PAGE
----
Obese, overweight patients hospitalized with pneumonia are 20 to 30% less likely to die than normal-weight patients

May 25, 2018, European Association for the Study of Obesity

New research from over 1000 US hospitals presented at this year's European Congress on Obesity in Vienna, Austria, shows that obese and overweight patients hospitalised for pneumonia are 20-30% less likely to die than patients of a normal weight. The study is by Professor Shy-Shin Chang and Dr. Yu-Jiun Lin, Taipei Medical University Hospital, Taipei City, Taiwan, and Dr. Jon Wolfshohl, Department of Emergency Medicine, John Peter Smith Hospital, Fort Worth, TX, USA, and colleagues.

Obesity prevalence is increasing steadily throughout the world's population in most countries and pneumonia is one of the most common infectious diseases; however, there is uncertainty about an in¬verse relationship between obesity and pneumonia mortality. A previous meta-analysis has shown that an 'obesity survival paradox' exists for pneumo¬nia (where obese people had better survival), but high variability existed among these studies. This study aimed to determine the impact of being overweight and obese on pneu¬monia , by using data from almost 1.7 million patient episodes of pneumonia across 1000 hospitals in the USA.

Using the Nationwide Readmission database of the US from 2013 to 2014, the authors identified patients hospitalised with pneumonia. A pneumonia-associated hospitalisation was defined as one in which the discharge record listed a principal diagnosis of pneumonia or a secondary diagnosis of pneumonia if the principal diagnosis was respiratory failure or sepsis. Use of mechanical ventilation was used to stratify pneumonia of different severity. Hospitalized were categorized into normal ( [BMI] under 25), overweight BMI between 25 and 30), and obese (BMI over 30).

To mini¬mise baseline differences between patients with different body , the authors carried out a technique call propensity score (PS)-matched analysis. PS contains 41 variables including demographics, social economic status, chronic comorbidities, and severity of pneumonia. Patients were matched 1:1:1 using this technique across the three groups of , overweight and obese. The authors then used computer modelling on the PS-matched pairs to assess the association between body weight and 30-day in-hospital mortality.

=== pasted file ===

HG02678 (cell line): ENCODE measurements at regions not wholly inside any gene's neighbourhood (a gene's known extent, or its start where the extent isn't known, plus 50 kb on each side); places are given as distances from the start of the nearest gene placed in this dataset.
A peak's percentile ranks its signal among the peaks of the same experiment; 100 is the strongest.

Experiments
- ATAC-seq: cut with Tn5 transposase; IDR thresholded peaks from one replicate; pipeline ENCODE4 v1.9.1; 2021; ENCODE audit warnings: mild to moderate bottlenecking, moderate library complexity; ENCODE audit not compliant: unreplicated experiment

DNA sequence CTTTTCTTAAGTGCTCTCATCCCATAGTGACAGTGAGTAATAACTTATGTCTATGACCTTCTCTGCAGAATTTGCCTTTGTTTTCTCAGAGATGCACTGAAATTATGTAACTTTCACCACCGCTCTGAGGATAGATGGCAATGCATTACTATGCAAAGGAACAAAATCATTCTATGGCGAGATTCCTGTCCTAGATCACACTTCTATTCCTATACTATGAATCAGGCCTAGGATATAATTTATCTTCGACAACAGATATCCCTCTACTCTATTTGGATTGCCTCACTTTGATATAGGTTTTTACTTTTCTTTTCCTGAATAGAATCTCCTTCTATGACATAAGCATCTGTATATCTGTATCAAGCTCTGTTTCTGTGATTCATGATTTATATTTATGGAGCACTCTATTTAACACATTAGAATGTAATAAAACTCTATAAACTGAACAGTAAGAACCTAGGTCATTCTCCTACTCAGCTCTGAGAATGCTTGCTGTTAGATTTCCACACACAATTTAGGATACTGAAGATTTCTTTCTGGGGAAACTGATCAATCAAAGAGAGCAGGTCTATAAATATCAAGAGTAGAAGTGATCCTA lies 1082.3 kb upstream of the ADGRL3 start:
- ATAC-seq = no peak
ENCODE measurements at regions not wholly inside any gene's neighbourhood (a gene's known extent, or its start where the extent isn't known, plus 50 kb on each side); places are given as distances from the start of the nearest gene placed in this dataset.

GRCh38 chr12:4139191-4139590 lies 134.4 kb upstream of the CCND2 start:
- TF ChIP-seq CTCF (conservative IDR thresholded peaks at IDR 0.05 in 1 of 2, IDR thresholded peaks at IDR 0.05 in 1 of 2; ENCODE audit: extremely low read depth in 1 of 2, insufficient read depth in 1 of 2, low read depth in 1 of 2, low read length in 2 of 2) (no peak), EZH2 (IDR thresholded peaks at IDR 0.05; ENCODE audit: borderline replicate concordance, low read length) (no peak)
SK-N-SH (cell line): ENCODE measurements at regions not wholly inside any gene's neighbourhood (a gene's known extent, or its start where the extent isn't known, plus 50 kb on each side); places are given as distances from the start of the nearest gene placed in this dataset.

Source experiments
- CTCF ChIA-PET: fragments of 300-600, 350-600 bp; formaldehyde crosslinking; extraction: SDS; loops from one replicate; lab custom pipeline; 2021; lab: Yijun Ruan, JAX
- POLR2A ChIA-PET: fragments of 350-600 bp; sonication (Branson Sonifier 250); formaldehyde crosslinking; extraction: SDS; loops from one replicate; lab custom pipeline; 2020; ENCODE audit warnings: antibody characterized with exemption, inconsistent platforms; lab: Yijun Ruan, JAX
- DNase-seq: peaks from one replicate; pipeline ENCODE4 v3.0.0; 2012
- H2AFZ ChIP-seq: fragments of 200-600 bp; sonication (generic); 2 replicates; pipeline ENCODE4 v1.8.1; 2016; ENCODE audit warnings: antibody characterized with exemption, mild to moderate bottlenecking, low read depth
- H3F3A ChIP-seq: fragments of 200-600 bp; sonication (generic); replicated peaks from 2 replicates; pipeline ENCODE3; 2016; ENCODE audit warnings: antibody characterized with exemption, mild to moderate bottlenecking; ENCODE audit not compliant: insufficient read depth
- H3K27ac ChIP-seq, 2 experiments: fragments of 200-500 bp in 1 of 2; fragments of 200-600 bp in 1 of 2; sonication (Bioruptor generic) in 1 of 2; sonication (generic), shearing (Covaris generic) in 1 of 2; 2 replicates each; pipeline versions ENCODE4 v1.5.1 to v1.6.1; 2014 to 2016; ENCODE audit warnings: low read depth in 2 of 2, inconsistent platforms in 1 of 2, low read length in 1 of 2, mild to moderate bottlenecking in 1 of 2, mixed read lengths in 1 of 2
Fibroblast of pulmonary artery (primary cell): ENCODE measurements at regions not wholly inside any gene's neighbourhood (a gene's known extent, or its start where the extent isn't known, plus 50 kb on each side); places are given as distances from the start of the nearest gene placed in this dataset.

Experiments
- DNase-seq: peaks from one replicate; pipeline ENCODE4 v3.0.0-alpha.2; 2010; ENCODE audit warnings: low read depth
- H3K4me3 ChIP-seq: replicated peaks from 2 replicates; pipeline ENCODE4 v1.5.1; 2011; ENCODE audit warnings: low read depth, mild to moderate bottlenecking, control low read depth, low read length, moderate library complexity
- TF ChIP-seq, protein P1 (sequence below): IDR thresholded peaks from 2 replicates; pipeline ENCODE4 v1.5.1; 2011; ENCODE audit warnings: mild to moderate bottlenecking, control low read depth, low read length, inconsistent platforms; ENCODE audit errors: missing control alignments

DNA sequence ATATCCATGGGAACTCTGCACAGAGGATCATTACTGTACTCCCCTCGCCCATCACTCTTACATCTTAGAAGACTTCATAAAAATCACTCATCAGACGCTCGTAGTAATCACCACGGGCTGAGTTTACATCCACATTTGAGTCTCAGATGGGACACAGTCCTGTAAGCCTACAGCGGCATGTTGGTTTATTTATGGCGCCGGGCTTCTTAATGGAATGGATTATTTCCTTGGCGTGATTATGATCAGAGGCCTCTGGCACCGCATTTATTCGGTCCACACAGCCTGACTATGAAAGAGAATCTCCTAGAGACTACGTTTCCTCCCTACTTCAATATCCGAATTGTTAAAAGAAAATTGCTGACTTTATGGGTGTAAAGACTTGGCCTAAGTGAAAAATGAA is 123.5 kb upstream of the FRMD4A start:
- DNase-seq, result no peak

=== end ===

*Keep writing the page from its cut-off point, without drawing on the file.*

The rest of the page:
A total of 1,690,760 pneumonia hospitalisation episode fulfilled the inclusion criteria, of which 17,992 were overweight, 195,889 were obese, and 1,476,879 were normal weight. Compared with normal weight patients without use of ventilator, overweight patients were 23% more likely to survive and obese patients 29% more likely to survive. Similar results were obtained in the cohort of more serious pneumonia requiring the use of ventila¬tor—overweight and obese patients were 21% and 30% respectively more likely to survive than normal weight patients (see table 1 full abstract).

To investigate whether there was a differential risk of 30- day mortality among different obese populations, the authors stratified patients into different subgroups and adjust the risk for mortality using PS score (see Figure 1 full abstract). Although the survival benefit of obesity is consistent in all subgroups, patients with lower comorbidity burden/severity had substantially better survival. For example, being in the lowest co¬morbidity quartile compared with the highest is associated with 53% improvement in survival, and being in the group with the lowest severity of pneumonia was associated with 67% improvement in survival compared with the highest severity.

The authors conclude: "Using a large and nationally representative sample of over 1,000 hospitals in the US, we found that increase in body mass index was significantly associated with improved survival in patients hospitalised with . We also found that severity and comorbidity burden had a modifying effect on survival."

Explore further: The obesity paradox: People hospitalized for infections are twice as likely to survive if they are overweight or obese

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